Computing Self-Efficacy in Undergraduate Students: A Multi-Institutional and Intersectional Analysis
This program is tentative and subject to change.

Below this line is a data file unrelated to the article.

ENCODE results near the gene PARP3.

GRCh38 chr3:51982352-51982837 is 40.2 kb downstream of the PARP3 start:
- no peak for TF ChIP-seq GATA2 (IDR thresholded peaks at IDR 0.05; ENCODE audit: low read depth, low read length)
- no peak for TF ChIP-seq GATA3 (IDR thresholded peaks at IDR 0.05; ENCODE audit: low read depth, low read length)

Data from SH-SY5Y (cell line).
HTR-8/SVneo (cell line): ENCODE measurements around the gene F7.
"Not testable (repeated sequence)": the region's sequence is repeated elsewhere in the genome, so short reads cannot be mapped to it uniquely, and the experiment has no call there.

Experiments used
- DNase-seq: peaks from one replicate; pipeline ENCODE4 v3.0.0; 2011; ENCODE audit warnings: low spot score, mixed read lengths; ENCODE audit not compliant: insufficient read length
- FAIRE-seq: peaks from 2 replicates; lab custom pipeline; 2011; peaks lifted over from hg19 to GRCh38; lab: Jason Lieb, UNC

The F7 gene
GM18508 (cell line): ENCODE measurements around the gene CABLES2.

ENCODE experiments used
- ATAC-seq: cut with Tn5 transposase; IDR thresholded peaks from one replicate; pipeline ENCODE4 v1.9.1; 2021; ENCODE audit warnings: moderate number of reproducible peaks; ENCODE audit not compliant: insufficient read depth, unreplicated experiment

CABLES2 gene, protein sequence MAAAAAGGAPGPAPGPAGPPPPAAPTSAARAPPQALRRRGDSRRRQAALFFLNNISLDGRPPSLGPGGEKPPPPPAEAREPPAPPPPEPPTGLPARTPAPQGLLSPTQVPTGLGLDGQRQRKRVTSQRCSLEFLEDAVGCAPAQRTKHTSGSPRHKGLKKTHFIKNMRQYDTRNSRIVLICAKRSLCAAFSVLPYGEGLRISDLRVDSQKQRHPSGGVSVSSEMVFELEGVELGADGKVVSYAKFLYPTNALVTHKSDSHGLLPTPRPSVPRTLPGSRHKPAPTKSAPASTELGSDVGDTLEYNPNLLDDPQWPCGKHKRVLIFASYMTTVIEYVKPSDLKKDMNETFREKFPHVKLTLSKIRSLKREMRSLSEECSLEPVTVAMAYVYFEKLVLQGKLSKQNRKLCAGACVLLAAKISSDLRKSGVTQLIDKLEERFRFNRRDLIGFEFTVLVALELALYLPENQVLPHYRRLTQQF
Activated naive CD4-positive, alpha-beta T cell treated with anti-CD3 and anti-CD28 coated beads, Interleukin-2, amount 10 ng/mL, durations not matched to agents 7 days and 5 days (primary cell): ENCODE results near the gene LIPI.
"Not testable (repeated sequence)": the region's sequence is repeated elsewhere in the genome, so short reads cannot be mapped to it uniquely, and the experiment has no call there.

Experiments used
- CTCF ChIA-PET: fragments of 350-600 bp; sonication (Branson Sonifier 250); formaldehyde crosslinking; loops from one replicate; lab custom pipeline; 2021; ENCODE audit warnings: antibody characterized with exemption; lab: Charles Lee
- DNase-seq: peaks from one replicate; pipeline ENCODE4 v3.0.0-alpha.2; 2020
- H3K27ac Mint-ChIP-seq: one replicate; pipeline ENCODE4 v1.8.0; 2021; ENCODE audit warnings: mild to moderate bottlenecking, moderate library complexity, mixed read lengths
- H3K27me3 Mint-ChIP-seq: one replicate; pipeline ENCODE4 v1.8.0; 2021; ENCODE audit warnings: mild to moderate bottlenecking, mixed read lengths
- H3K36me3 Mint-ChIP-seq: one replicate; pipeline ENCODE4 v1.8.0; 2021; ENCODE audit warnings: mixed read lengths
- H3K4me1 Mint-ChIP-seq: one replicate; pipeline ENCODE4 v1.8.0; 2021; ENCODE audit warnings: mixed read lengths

Computing self-efficacy is an important factor in determining students’ motivation, persistence, and performance in computer science (CS) courses. Therefore, investigating computing self-efficacy may help to broaden participation from historically underrepresented groups in computing. Previous research has shown that computing self-efficacy is positively correlated with prior computing experience, but negatively correlated with some demographic identities (e.g. identifying as a woman). However, existing research has not demonstrated these patterns on a large scale while controlling for confounding variables and institutional context. In addition, there is a need to study the experiences of students with multiple marginalized identities through the lens of intersectionality. Our goal is to investigate the relationship between students’ computing self-efficacy and their prior experience in computing, demographic identities, and institutional policies. We answer this research question using a large, recent, and multi-institutional dataset with survey responses from 31,425 students. Our findings confirm that more computing experience positively predicts computing self-efficacy. However, identifying as Asian, Black, Native, Hispanic, non-binary, and/or a woman were statistically significantly associated with lower computing self-efficacy. The results of our work point to several future avenues for self-efficacy research in computing.